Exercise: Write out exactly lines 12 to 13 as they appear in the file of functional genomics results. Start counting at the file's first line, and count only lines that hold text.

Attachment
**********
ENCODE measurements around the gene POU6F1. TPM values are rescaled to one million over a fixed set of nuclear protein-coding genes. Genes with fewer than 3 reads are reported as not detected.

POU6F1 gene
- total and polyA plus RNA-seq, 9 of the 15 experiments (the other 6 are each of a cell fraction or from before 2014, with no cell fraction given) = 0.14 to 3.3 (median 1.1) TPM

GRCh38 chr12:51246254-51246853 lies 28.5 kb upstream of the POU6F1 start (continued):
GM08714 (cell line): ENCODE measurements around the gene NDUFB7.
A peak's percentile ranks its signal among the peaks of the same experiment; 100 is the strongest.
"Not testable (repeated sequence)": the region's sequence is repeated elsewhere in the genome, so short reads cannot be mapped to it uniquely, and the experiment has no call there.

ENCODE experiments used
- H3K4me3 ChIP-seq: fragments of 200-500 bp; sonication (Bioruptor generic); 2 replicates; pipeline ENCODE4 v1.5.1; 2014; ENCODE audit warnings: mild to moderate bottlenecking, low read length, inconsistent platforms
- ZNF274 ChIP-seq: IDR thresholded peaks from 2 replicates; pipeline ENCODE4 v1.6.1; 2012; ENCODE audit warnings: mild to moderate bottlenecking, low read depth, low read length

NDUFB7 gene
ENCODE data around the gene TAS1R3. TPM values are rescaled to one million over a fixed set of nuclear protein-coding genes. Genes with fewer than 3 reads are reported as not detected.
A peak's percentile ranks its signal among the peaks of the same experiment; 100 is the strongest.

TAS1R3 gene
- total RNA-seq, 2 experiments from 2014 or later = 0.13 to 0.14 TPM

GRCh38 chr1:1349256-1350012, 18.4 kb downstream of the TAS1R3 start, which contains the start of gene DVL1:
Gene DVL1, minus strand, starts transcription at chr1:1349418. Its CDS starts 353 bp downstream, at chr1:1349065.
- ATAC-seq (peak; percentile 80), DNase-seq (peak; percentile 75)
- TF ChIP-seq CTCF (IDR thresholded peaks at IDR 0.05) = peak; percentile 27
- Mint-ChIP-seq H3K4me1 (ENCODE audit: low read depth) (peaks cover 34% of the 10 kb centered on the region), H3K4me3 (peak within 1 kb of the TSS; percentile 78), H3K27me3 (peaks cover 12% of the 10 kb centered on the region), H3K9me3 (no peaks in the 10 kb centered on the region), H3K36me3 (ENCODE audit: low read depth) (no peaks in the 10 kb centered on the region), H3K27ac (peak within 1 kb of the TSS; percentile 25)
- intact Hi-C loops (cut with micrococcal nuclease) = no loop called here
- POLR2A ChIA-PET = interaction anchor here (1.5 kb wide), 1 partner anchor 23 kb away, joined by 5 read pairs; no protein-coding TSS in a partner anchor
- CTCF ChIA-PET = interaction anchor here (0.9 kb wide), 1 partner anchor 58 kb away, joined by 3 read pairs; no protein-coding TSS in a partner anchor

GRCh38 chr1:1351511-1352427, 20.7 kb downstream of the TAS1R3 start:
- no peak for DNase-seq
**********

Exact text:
ENCODE data around the gene TAS1R3. TPM values are rescaled to one million over a fixed set of nuclear protein-coding genes. Genes with fewer than 3 reads are reported as not detected.
A peak's percentile ranks its signal among the peaks of the same experiment; 100 is the strongest.